An alarming epidemic is silently engulfing the nation and millions of men are at risk.
Loneliness has made its way into the very fabric of existence, casting a shadow over the well-being of men and hindering their ability to forge genuine connections while having dire consequences on their health.
Despite an era of unprecedented connectivity, men find themselves lost in a sea of isolation, yearning for meaningful connection.
A recent survey of 1,282 Australian men, conducted by Healthy Male, found that 43 per cent of Australian men are lonely with high levels of loneliness reported by more than one in six men (16 per cent) overall. Alarmingly, men who experience high levels of loneliness are more likely than others to have poor physical and mental health
As part of Men’s Health Week, Starts at 60 conducts an exploration of this issue, unmasking the impact of loneliness among Australian men and highlighting the actions that can reshape their lives.
Loneliness chips away at the emotional well-being of those experiencing it, leaving men feeling disconnected and isolated. It takes a toll on mental health, contributing to increased rates of depression, anxiety, and even suicidal thoughts. Moreover, the absence of meaningful connections can adversely affect physical health, as social isolation has been linked to a higher risk of developing chronic conditions like cardiovascular disease and obesity.
The impact extends beyond individual well-being, as the loneliness epidemic can strain relationships, hinder career prospects, and impede overall life satisfaction. By understanding the profound impact of loneliness, we can begin to address it with empathy, compassion, and effective strategies to combat this troubling health concern.
Professor Tim Moss PhD from Healthy Male elaborated further on some of the negative health consequences that are commonly associated with loneliness.
“Generally, loneliness is associated with earlier death, and higher rates of chronic disease, like cardiovascular disease, type 2 diabetes, and cancer,” Moss explains.
“It is also associated with frailty, problems moving around, and difficulty with going about daily activities. Loneliness is associated with higher rates of depression, anxiety and dementia, and cognitive decline.”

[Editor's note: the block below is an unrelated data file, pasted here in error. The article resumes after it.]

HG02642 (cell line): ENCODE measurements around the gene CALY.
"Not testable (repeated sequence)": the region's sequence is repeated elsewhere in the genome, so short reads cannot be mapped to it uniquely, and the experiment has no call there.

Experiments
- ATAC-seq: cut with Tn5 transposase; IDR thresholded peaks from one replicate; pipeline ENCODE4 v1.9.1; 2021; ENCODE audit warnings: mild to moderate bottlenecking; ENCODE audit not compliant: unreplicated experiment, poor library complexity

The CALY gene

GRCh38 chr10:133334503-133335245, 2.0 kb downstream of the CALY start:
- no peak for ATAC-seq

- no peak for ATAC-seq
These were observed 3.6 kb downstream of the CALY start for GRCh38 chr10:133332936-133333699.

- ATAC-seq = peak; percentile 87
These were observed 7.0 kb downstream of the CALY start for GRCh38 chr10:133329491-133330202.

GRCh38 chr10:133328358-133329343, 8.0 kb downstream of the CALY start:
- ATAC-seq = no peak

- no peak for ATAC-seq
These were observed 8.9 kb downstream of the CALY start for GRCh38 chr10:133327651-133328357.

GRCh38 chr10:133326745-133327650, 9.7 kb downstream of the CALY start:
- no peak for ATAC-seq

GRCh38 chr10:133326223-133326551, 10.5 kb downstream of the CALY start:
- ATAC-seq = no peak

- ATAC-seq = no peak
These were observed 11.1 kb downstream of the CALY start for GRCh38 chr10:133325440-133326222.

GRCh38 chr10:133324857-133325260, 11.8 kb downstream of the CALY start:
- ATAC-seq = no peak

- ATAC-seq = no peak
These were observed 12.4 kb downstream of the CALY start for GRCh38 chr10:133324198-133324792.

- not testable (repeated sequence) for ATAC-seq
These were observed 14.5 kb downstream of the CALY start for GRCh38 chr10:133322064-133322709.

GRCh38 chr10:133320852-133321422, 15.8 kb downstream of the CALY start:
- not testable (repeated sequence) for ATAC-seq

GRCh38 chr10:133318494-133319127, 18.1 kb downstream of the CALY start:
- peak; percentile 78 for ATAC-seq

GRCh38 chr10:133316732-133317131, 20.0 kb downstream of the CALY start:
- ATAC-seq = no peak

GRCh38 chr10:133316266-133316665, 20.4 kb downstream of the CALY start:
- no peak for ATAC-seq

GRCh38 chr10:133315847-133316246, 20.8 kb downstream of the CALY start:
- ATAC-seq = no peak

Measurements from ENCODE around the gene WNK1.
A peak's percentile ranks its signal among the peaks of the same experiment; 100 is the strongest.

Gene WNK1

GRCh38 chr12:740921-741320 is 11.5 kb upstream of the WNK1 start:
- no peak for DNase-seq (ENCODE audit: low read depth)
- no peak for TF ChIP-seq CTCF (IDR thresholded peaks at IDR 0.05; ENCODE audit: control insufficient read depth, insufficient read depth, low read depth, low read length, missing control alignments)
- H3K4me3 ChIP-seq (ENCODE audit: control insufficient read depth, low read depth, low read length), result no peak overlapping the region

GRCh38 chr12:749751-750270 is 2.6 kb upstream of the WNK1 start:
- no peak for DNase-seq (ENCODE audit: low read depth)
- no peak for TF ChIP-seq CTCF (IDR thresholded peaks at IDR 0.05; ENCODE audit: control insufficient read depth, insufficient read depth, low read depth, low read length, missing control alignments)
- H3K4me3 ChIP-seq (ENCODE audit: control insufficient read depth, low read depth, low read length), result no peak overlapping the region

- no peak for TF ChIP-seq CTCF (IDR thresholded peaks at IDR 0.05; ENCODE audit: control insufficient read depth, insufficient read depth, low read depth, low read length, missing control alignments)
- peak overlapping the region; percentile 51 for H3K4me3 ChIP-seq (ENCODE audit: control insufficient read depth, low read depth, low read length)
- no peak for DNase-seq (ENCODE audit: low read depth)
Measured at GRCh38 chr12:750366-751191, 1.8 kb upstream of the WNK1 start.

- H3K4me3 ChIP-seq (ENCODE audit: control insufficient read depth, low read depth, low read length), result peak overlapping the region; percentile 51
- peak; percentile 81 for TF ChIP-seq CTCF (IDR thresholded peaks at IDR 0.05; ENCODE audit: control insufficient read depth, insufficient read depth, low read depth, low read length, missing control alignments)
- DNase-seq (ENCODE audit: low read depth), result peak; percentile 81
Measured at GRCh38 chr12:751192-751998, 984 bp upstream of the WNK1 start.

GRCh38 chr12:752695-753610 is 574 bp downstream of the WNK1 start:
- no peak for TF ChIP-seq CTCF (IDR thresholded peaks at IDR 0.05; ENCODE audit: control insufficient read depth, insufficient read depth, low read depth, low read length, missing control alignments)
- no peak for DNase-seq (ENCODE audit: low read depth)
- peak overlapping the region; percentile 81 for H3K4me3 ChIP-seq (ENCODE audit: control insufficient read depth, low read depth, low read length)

Moss also offered some insight into why men are experiencing loneliness at such alarmingly high rates.
“In our society, it is common for females to be the family members who put the time into maintaining contact with other family members and friends,” Moss says.
“If a couple separates, the male partner may not have so many close friends, or might not have the skills or opportunity to make meaningful relationships with others.”
Recognising the detrimental health effects of loneliness on Australian men, it becomes imperative to explore avenues through which they can seek help and overcome this devastating issue.
While support from others is crucial, men experiencing loneliness can also take proactive steps to improve their situation.
Taking steps to address loneliness is important, as it not only promotes overall well-being but also helps individuals cultivate meaningful connections. Unfortunately, many men are often reluctant to seek help or may not even be aware of the support available to them.
Findings from the Healthy Male study indicate that:
Moss offers a possible explanation as to what’s holding men back from addressing their feelings of loneliness.
“People who are lonely might not always realise it, or they might feel overwhelmed and not know where to start to address the problem,” he says.